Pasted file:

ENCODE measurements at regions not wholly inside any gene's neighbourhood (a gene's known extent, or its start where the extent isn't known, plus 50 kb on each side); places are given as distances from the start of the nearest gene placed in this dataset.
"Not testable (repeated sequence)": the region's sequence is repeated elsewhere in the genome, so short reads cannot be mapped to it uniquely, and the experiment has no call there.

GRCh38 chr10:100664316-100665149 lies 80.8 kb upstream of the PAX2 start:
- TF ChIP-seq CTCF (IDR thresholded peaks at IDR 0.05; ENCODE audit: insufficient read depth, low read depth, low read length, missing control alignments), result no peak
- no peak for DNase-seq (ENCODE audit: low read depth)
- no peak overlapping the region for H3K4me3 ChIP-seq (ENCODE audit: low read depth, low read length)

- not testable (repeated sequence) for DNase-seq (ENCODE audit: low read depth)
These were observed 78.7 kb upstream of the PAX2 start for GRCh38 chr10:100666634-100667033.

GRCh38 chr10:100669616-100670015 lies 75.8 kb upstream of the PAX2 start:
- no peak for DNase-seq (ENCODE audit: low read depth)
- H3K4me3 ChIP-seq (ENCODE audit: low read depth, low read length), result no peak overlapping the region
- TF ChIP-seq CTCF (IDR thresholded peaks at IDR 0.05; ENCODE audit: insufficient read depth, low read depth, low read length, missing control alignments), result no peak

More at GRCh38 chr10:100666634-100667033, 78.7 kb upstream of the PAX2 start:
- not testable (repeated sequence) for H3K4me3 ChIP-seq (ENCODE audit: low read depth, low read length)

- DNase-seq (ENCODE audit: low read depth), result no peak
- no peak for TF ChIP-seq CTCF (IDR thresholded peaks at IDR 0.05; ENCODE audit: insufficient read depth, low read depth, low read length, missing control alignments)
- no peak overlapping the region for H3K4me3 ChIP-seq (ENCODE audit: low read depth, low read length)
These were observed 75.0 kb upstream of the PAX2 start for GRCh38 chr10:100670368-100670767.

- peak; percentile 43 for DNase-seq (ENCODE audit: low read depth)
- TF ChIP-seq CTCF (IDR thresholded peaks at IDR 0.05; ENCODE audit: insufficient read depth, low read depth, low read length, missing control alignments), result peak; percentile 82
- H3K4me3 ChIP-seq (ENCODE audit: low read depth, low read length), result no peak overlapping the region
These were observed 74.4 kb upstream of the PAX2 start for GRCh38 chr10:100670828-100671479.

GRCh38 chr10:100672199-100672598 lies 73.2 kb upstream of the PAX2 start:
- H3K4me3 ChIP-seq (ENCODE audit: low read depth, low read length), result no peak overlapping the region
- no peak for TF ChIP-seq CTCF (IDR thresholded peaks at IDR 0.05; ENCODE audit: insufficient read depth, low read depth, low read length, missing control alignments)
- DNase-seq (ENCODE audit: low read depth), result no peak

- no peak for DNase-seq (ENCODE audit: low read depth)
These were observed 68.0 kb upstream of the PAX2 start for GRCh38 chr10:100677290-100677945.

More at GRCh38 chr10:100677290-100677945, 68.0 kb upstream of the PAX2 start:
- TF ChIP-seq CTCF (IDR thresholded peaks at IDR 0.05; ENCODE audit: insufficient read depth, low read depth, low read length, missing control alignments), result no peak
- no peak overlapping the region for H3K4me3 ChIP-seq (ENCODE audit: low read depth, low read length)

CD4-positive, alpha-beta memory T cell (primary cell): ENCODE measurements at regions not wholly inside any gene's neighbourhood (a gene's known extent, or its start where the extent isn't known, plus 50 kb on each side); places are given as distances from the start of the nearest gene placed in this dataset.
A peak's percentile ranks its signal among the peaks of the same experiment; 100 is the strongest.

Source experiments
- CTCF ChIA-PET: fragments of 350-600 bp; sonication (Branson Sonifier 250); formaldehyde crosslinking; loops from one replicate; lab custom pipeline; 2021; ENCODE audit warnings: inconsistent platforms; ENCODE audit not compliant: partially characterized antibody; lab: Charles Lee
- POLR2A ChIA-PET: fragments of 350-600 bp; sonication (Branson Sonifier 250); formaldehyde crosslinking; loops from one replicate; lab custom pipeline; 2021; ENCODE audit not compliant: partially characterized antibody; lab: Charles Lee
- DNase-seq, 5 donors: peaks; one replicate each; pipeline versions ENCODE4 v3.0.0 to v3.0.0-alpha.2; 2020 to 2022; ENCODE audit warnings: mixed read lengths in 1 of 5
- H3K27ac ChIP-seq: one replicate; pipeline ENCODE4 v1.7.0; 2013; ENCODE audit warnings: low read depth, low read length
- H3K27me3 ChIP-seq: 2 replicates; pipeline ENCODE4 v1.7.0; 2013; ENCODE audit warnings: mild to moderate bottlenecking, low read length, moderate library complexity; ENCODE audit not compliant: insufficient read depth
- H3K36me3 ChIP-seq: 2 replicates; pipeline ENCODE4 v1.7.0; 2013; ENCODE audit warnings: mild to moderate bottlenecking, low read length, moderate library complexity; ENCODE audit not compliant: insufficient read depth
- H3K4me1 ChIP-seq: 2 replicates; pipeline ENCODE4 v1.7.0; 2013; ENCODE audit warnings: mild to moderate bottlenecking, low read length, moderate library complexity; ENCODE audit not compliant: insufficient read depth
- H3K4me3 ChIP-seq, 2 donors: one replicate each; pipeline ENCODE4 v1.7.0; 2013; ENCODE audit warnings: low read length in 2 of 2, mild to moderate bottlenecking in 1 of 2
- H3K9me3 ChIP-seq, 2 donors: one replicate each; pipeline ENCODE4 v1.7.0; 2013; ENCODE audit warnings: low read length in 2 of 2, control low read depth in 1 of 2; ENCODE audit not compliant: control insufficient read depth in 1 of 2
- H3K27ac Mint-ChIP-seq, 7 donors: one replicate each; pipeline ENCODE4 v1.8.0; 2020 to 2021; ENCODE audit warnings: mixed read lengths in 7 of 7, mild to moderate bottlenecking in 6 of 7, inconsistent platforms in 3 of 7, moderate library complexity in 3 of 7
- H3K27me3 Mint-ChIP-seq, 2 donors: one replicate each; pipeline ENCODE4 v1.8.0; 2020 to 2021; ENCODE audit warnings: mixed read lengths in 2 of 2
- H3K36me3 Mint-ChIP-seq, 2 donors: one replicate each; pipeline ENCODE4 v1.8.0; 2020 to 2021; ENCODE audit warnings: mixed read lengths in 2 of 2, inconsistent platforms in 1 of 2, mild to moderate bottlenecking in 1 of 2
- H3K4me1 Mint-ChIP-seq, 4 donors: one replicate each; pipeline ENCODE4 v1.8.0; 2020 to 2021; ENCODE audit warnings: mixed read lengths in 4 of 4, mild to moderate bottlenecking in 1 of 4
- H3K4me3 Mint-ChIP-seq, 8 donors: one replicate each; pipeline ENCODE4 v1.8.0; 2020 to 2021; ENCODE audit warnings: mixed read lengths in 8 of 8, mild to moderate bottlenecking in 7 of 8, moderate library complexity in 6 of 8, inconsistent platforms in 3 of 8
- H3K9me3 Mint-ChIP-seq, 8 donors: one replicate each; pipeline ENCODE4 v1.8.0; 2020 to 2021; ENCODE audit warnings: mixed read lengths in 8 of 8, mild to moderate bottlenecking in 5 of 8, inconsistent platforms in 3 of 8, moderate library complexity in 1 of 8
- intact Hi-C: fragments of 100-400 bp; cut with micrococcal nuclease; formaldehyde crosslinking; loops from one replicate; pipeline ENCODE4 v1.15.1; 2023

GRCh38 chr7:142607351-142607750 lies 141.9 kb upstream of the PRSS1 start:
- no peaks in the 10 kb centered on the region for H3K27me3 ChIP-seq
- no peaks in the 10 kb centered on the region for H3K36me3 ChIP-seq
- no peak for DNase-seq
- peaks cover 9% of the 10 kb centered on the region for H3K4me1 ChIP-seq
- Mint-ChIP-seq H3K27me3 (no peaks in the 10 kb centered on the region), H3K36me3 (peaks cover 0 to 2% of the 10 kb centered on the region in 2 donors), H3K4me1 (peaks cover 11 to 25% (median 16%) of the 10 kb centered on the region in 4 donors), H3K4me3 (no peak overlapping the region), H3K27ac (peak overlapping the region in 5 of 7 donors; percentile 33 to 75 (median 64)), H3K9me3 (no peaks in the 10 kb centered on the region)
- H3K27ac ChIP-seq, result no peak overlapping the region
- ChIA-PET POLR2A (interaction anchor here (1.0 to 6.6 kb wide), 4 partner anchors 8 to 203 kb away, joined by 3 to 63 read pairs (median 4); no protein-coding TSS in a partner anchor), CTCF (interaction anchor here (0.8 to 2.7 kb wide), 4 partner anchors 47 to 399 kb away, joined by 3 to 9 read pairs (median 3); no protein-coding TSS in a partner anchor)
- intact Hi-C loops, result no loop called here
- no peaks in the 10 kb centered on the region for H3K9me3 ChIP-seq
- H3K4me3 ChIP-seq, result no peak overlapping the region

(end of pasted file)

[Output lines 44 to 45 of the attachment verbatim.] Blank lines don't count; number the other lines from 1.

- H3K27ac Mint-ChIP-seq, 7 donors: one replicate each; pipeline ENCODE4 v1.8.0; 2020 to 2021; ENCODE audit warnings: mixed read lengths in 7 of 7, mild to moderate bottlenecking in 6 of 7, inconsistent platforms in 3 of 7, moderate library complexity in 3 of 7
- H3K27me3 Mint-ChIP-seq, 2 donors: one replicate each; pipeline ENCODE4 v1.8.0; 2020 to 2021; ENCODE audit warnings: mixed read lengths in 2 of 2